of the grave (Proverbs 29:13; 1 Samuel 14:27; indirectly in
Ecclesiastes 12:1-3). Lighting up the eyes, then, is a call to bring
back from the threat of death. Death is a place of silence, and
therefore David could not praise the deeds of the Lord before the
congregation there (Psalm 6:5). The other reason is that death is
metaphorical for the deep distress of his soul (Ezra 9:8). I think
either could work here.
moves the Lord to action through this prayer, because he bases it on
firm promises which the Lord has made. God’s glory and honor are at
stake in this moment. If the enemy can say, “I have prevailed over
him,” then it would seem that God either has broken His promises or
that He is unable to keep them, both of which are manifestly untrue!
Why should Egypt say that He brought them out to kill them (Exodus
32:12)? Why should the nations say, “Where is their God” (Psalm
79:10)? Why should the enemies of God blaspheme Him by triumphing
over His people (Deuteronomy 32:27)? “It is not for your sake,”
says the Lord, “that I am about to act, but for the sake of My holy
name” (Ezekiel 36:22).
But I in your steadfast love have
trusted. My heart will rejoice in your salvation.
I will sing to the LORD who has
shown himself to me.
has now become calm, like Christ stilling the storm (Matthew 8:26).
This trust is not based in emotions, though one may feel emotionally
calm at the same time. Rather, this trust bases itself on God’s
steadfast love. Nor should we understand steadfast love as an
intense feeling either. This is God’s unwavering faithfulness, the
love He shows to us and has promised to us. God cannot lie,
therefore His steadfast love is unwavering. This is the ground of
our confidence, because in His Son Jesus Christ, the Lord’s steadfast
love for His people reveals itself. It is a peace and joy which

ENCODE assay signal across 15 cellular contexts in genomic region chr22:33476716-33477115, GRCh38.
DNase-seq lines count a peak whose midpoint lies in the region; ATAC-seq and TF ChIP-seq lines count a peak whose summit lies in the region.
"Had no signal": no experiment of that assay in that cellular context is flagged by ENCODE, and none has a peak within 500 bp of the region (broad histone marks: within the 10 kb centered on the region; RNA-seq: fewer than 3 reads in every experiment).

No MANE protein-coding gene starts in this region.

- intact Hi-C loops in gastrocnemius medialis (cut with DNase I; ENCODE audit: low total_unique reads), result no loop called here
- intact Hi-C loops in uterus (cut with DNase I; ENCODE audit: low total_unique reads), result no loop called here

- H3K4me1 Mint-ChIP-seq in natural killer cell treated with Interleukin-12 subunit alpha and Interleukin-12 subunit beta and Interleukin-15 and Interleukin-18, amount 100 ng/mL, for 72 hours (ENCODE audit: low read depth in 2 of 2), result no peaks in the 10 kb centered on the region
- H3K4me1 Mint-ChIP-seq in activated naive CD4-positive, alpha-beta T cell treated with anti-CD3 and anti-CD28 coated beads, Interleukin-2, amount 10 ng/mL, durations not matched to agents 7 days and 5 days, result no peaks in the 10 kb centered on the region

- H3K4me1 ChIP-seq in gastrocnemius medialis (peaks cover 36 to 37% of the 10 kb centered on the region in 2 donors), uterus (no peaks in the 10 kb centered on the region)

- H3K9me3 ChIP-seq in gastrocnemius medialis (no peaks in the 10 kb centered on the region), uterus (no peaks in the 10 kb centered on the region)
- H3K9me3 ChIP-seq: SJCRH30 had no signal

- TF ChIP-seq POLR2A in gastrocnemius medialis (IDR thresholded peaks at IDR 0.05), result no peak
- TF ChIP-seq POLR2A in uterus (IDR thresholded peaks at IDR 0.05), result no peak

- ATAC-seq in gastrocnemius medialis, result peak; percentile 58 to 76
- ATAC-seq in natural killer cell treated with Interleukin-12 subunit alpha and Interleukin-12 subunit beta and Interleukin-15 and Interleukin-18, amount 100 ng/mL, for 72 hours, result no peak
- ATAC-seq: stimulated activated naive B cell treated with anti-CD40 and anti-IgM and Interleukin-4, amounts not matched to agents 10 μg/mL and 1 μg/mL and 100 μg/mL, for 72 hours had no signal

comes in Christ and is like nothing else (John 14:27). Even if the
troubles of life continue, they will not go on forever. We can put
our trust in God’s promises, so that even when He seems far away, He
has promised to hear us when we cry to Him.
also that while the wicked rejoice in the downfall of the righteous,
the righteous rejoice in the salvation of the Lord. The wicked man
trusts in what is ultimately fleeting and transitory, like putting
his trust in his own destruction (Psalm 52:7). However, the godly
man trusts in what is everlasting and sure, because the Lord will not
forsake those who trust in Him. Weeping may tarry for the night, but
joy comes with the morning (Psalm 30:5).
addendum, the Septuagint interestingly adds the following phrase to
[and I will sing to the name of the
Lord Most High.]
does this is not clear, though it is reflected in translations based
on it and on translations based on the Latin Vulgate. The psalms
frequently present ideas in pairs, and it may be that verse 6 is only
“half” a verse. Perhaps the Septuagint took this from a unique
variation in the texts it translated. Perhaps someone added this in
order to fill in the “other half” of verse 6. Whatever the
reason, the effect is the same: David praises the name of God for
all that He has done in delivering him from trouble.